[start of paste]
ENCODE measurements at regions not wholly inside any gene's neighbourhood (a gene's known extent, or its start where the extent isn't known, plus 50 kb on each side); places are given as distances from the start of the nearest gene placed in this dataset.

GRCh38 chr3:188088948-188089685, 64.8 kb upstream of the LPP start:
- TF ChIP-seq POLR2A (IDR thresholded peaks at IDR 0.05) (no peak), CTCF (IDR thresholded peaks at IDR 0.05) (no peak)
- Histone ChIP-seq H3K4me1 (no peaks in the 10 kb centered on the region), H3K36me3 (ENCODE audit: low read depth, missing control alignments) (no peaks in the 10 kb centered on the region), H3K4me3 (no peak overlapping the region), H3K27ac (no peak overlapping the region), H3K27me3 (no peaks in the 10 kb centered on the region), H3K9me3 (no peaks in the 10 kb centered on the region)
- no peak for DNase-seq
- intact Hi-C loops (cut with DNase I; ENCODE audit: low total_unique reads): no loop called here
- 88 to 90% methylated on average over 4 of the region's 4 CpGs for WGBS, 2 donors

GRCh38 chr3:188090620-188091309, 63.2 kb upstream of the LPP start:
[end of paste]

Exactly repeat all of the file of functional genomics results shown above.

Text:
ENCODE measurements at regions not wholly inside any gene's neighbourhood (a gene's known extent, or its start where the extent isn't known, plus 50 kb on each side); places are given as distances from the start of the nearest gene placed in this dataset.

GRCh38 chr3:188088948-188089685, 64.8 kb upstream of the LPP start:
- TF ChIP-seq POLR2A (IDR thresholded peaks at IDR 0.05) (no peak), CTCF (IDR thresholded peaks at IDR 0.05) (no peak)
- Histone ChIP-seq H3K4me1 (no peaks in the 10 kb centered on the region), H3K36me3 (ENCODE audit: low read depth, missing control alignments) (no peaks in the 10 kb centered on the region), H3K4me3 (no peak overlapping the region), H3K27ac (no peak overlapping the region), H3K27me3 (no peaks in the 10 kb centered on the region), H3K9me3 (no peaks in the 10 kb centered on the region)
- no peak for DNase-seq
- intact Hi-C loops (cut with DNase I; ENCODE audit: low total_unique reads): no loop called here
- 88 to 90% methylated on average over 4 of the region's 4 CpGs for WGBS, 2 donors

GRCh38 chr3:188090620-188091309, 63.2 kb upstream of the LPP start: